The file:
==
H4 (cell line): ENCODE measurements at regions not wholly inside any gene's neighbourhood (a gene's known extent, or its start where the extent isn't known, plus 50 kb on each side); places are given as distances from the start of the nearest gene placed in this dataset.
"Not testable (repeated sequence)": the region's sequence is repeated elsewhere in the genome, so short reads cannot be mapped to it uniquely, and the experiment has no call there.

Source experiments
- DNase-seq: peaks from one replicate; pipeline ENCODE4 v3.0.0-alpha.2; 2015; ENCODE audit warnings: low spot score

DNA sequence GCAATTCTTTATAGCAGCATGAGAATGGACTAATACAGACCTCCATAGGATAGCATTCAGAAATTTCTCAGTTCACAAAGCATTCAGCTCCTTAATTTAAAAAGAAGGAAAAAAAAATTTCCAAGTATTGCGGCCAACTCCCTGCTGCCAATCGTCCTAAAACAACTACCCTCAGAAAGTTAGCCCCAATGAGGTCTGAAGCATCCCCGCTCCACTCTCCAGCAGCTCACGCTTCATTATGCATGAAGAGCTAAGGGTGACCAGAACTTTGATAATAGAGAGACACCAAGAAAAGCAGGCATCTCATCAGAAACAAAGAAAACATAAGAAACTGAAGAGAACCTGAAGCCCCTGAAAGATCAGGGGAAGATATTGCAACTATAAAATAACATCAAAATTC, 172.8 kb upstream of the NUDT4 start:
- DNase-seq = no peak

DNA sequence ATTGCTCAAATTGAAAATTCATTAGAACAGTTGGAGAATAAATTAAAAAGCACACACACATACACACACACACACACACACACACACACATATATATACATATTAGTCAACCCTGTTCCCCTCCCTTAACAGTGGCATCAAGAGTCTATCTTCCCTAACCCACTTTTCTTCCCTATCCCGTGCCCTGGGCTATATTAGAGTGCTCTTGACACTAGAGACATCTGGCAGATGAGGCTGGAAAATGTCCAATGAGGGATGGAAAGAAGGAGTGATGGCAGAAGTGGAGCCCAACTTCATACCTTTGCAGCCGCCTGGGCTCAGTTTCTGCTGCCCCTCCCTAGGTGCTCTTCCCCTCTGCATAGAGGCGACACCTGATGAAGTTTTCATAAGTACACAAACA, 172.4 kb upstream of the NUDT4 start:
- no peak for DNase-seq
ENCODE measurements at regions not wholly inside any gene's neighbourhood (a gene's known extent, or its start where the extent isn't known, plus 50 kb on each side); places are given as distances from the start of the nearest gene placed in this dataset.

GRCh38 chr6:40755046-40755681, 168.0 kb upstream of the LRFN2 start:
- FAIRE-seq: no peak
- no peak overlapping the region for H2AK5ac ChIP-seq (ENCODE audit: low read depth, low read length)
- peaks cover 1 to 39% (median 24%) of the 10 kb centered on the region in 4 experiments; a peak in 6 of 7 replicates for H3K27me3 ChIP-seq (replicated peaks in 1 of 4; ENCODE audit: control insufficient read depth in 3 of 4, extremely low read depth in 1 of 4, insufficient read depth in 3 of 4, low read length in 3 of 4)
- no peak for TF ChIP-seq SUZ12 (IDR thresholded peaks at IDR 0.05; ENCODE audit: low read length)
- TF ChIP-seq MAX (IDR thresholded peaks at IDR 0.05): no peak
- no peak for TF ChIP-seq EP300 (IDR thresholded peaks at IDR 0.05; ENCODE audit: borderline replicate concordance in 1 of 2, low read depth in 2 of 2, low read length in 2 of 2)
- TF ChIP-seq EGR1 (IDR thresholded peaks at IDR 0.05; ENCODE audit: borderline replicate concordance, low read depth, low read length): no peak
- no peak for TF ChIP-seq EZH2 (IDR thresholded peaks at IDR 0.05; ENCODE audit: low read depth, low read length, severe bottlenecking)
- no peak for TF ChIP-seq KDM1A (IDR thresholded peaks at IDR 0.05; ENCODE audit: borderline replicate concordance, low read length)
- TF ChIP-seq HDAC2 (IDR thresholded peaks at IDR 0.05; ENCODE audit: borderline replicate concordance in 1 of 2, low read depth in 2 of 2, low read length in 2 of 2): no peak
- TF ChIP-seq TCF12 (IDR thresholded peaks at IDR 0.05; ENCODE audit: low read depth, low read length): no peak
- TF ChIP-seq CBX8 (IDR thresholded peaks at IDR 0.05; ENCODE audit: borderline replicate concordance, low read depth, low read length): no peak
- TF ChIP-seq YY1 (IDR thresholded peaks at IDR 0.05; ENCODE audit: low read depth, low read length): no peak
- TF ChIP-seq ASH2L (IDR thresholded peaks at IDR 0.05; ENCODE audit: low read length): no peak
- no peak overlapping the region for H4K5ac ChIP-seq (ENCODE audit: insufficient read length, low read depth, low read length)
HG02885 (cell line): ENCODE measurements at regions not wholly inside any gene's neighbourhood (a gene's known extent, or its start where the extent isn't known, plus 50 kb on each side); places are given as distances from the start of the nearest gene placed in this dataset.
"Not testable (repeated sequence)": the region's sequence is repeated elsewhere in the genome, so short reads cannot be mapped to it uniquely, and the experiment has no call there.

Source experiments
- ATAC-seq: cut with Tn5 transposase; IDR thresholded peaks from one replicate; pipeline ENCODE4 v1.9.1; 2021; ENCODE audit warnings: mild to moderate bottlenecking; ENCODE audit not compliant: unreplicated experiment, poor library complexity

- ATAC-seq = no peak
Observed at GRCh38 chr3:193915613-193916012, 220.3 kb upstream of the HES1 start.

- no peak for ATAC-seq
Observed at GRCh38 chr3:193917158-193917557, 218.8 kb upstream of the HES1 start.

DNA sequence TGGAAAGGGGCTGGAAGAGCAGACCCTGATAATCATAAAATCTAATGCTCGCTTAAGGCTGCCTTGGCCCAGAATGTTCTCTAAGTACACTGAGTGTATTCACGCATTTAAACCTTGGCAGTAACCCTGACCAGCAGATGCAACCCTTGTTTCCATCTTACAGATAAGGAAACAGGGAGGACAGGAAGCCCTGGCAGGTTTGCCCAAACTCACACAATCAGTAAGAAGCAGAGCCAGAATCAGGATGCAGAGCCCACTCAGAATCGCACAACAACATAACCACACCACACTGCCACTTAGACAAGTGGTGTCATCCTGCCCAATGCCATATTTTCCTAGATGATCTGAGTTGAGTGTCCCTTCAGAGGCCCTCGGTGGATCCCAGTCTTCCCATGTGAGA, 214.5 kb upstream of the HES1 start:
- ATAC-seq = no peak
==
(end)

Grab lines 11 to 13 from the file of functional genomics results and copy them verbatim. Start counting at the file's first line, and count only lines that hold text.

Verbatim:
- FAIRE-seq: no peak
- no peak overlapping the region for H2AK5ac ChIP-seq (ENCODE audit: low read depth, low read length)
- peaks cover 1 to 39% (median 24%) of the 10 kb centered on the region in 4 experiments; a peak in 6 of 7 replicates for H3K27me3 ChIP-seq (replicated peaks in 1 of 4; ENCODE audit: control insufficient read depth in 3 of 4, extremely low read depth in 1 of 4, insufficient read depth in 3 of 4, low read length in 3 of 4)